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Hormone Therapy Side Effects

Hormone Therapy Side Effects

Side Effects of:   Chemotherapy  |  Hormone Therapy |  Radiation


Side Effects Of Hormone Therapy

Hormone therapy can cause several side effects due to the changing levels of estrogen and testosterone. Managing the side effects of hormone therapy can help ease and quicken recovery. Some of the side effects of hormone therapy include:


Fatigue is often described as weakness, lack of energy, or feeling heavy or slow. It can occur in varying intensities, from mild to severe. Fatigue is one of the most common side effects of chemotherapy. It can be caused or worsened by many factors, such as: anemia, poor nutrition, dehydration, lack of exercise, shortness of breath, infection, over-exertion, lack of sleep, or even the medications that you are on. Chemotherapy-induced fatigue is not always relieved with rest.


  • Exercise
  • Plan short naps during the day
  • Get at least 8 hours of sleep at night
  • Maintain adequate nutrition and hydration
  • Find ways to decrease stress
  • Delegate tasks
  • Consider an abbreviated work schedule if possible
  • Don’t overdo it!


Hot flashes

Both men and women experience hot flashes during hormone therapy. Your physician may prescribe a medication that helps with hot flashes, or you can try one of the following remedies:


  • Dress in layers
  • Stay active
  • Reduce stress
  • Reduce room temperature
  • Ask your doctor about vitamin supplements that can help with hot flashes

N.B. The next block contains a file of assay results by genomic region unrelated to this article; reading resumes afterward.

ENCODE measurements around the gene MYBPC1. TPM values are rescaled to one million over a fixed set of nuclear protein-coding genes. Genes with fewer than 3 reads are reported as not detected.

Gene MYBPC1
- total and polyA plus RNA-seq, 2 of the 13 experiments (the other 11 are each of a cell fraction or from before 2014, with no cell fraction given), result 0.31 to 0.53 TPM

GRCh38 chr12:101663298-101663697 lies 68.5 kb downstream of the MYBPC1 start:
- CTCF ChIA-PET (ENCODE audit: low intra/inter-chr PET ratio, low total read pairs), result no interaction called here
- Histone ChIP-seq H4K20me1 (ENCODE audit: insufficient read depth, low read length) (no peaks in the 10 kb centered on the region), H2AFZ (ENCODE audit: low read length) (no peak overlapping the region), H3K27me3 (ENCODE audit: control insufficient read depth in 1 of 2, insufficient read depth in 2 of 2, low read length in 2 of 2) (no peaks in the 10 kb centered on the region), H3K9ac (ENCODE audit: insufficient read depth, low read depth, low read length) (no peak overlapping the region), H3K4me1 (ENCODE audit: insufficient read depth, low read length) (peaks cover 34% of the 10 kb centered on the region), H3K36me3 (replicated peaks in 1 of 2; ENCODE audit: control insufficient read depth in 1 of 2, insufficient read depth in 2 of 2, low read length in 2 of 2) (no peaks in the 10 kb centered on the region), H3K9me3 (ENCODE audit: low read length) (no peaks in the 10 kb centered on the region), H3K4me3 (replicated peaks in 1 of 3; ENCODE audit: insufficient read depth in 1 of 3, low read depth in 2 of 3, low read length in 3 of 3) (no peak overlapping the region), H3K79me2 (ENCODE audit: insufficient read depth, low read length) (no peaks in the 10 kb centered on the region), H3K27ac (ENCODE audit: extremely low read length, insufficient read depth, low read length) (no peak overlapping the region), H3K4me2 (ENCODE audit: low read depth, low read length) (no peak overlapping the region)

Chemotherapy can lead to sexual changes in men and women which may impact intimate relationships. In women chemotherapy may damage the ovaries, leading to decreased hormone levels or even early menopause. Symptoms of decreased hormone production or menopause may include hot flashes, vaginal dryness, irritability, irregular or no menstrual periods, bladder or vaginal infections, or a decreased interest in sex. Symptoms for men may include inability to reach climax, impotence, or a decreased interest in sex.


  • It is very important for you or your partner to avoid becoming pregnant while you are on chemotherapy. Chemotherapy drugs can be harmful to the baby, especially in the first three months of pregnancy.
  • Always use protection. In women, birth control in combination with condoms can be used. If you, or your partner, have breast cancer, a diaphragm and condoms should be used. Men should always use condoms.
  • If you are having difficulty with vaginal dryness, ask your doctor about medications that can be used to make intimacy more comfortable and to help avoid infections

Low Red Blood Cells (Anemia)

Anemia is when you have too few red blood cells to carry the oxygen your body needs. This can make your heart work harder, causing it to “pound” or beat faster than usual. You may feel very tired, short of breath, or dizzy. Many types of chemotherapy can make it harder for your bone marrow to make new red blood cells, putting chemotherapy patients at risk for anemia. Your doctor will check your blood counts to evaluate for low red blood cells.


  • Limit activities- ask family/friends for help
  • Rest when your body tells you to
  • Eat a balanced diet, drink plenty of fluids
  • Stand up/move slowly to avoid dizziness/fallsContact your doctor if you have any of the following symptoms:
  • Chest Pain (emergency room)
  • Shortness of breath (emergency room)
  • Dizziness or feeling faint
  • Fatigue prevents you from doing your usual daily activities
  • Fast or pounding heartbeat


Both men and women can develop osteoporosis during hormone therapy. Ask you physician about vitamin supplements or medication to help prevent osteoporosis during treatment, or try one of the following remedies:


  • Exercise 20-30 minutes a day or some sort of weight-bearing exercise
  • Avoid weight gain or too much weight loss

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